With all the flooding over this winter I thought it would be fitting to create a case study on the old Kodak factory site in Wealdstone Harrow. This site has flooded periodically for years I find it interesting that a carpet of new housing is being proposed once again in a flood risk area. I have created an Ecospaces proposal below that will create housing but also realise and utilise the natural process of the site.
This proposal joins up natural features in the surrounding area to create a larger more diverse landscape in which to live for the residence of Harrow & Wealdstone. The project explores the concept of the old Kodak site becoming an ‘eco village’ set in an idealistic wetland park.
For years the urban centres of Harrow have suffered an over layering of new development and road networks which have caused a dense mass of urban degeneration. The solution to regeneration in Harrow is provoking an environment that works with nature creating ecological harmony between the landscape and people who reside there. The ecological proposal featured in this flyer allows residents to shop, volunteer, grow food, rest, play, live and enjoy nature.
Flooding and Wildlife.
Over the last 50 years Harrow has spent Millions of pounds preventing flooding in this area of the borough. The reason for this is the underlying natural process of Headstone, Wealdstone. The area is a catchment area for storm water where numerous waterways begin their journey into the River Brent. Many years ago this was a wetland habitat for now rare wildlife in the borough.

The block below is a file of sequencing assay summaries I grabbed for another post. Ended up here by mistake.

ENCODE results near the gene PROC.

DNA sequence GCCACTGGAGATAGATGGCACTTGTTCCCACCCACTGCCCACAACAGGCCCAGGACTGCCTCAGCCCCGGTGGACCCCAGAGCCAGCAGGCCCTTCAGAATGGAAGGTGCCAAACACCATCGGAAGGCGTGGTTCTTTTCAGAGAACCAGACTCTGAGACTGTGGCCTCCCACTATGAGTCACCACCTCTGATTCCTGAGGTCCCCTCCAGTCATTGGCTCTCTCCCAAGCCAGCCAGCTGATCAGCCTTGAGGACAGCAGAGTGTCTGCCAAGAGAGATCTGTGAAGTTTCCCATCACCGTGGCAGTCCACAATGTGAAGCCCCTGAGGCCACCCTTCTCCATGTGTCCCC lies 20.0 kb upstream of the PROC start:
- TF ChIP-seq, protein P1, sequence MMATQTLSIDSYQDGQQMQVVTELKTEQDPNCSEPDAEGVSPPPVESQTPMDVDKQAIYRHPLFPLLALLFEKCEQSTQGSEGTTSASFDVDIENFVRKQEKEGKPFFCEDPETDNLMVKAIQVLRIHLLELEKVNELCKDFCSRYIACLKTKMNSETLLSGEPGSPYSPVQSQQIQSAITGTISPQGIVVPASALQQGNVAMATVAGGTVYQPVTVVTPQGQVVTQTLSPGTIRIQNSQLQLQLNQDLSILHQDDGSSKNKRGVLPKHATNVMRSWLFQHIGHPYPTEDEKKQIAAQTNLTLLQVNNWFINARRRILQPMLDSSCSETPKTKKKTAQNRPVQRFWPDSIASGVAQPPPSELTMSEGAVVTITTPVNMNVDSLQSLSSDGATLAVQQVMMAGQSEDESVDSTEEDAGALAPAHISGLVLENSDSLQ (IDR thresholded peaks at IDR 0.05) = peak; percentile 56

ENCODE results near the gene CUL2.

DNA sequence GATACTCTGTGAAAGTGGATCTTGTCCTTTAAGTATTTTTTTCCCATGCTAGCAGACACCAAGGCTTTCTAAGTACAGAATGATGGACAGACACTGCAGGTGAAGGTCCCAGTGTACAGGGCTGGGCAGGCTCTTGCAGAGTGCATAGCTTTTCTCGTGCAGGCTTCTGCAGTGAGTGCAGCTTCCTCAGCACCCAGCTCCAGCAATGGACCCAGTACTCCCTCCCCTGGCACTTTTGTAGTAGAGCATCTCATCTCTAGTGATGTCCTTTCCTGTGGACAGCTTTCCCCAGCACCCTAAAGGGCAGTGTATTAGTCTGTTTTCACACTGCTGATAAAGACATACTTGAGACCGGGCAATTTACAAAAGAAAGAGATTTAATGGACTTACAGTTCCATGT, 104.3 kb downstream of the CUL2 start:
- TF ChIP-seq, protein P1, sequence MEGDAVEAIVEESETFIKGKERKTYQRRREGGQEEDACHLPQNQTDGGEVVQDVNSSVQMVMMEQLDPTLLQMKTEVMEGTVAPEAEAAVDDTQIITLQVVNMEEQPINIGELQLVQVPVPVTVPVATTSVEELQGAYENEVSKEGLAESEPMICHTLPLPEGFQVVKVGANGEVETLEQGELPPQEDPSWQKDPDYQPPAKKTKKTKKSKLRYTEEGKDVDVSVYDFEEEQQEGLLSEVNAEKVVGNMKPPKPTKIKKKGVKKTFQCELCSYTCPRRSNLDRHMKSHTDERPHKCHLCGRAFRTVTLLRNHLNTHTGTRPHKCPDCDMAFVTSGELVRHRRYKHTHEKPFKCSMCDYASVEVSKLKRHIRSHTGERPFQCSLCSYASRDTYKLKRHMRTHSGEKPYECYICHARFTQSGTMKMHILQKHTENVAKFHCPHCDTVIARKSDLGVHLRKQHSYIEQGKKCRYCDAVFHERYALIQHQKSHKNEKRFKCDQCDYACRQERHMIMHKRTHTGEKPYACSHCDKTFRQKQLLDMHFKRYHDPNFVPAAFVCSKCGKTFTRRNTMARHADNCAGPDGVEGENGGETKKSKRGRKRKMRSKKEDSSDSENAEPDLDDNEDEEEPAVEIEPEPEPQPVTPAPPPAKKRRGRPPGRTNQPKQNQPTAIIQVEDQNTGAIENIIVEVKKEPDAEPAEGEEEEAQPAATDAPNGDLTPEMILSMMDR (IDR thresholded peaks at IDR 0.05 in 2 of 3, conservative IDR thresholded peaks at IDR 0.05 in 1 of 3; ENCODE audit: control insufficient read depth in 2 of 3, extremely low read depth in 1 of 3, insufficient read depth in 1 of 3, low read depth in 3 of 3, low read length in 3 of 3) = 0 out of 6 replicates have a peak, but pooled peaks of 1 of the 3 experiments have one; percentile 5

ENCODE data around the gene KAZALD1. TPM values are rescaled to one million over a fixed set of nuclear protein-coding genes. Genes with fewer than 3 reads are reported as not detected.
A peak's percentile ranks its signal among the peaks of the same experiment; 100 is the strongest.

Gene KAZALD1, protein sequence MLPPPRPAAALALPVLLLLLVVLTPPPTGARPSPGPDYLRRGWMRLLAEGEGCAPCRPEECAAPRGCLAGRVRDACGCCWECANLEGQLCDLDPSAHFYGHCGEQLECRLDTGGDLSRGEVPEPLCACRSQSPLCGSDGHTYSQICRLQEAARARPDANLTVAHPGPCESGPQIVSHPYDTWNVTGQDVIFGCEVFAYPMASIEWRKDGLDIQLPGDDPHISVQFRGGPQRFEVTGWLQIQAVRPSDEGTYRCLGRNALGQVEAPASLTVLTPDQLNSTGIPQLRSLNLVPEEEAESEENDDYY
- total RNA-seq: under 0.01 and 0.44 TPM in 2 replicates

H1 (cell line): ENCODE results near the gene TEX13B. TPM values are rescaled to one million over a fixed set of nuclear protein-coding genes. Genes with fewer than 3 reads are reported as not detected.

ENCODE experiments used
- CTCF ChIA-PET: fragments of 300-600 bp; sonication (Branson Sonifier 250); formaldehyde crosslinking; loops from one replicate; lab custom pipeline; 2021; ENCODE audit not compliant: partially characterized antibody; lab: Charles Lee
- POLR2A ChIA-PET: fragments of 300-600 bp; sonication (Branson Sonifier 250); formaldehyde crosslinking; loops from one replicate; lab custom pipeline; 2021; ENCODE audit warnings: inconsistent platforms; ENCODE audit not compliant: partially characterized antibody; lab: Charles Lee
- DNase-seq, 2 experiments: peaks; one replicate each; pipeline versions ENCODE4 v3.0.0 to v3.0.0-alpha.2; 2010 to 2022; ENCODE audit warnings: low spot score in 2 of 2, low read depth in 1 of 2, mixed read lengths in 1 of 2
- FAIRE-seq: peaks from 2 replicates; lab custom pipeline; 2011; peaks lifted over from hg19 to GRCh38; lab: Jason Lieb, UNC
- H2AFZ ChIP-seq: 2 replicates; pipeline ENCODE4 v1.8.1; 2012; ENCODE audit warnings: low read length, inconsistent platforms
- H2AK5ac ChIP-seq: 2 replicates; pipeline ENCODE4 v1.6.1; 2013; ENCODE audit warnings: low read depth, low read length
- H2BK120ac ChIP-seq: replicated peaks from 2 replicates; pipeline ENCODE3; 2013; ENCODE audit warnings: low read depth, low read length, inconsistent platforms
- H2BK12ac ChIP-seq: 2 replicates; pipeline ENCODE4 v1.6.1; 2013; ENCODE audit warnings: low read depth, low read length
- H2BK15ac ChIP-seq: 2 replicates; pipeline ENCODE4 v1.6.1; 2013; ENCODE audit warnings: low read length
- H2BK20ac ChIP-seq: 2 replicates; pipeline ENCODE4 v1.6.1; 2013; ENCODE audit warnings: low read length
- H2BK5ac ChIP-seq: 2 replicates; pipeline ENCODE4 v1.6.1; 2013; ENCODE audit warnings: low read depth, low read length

The Eco Village Scheme allows wetlands to absorb the water in heavy rainfall, reducing floods and creating an environment buzzing with life. The Kodak site is linked to existing waterways in Headstone Manor Park extending the threatened water voles range in North West London. More open green space enables room for much in demand allotments reducing Harrows carbon foot print.
A recent study in Britain discovered that the most expensive properties in any given area were in close proximity to golf courses. A further analysis of the study concluded that it was not the desirability of golf to wealthy home buyers but the aesthetic value given to homes built in a naturalistic setting, especially with good transport links to city centres. In response to this Harrow must capitalise on the Kodak sites potential to raise property capital in the Borough by creating scenic, ecological, sustainable development.
Paul Nicolaides is a landscape Architect from North London and Director of Ecospaces Limited ecological Landscape design & build contractors. His ambition is to help accelerate change to a more sustainable ecological society. A society that plans its urban environments integrating agriculture, wildlife habitat, natural processes, recycling, industry, and sustainable urban drainage. Above all Paul aims to integrate these disciplines and realise there compatibility both on a local and landscape level.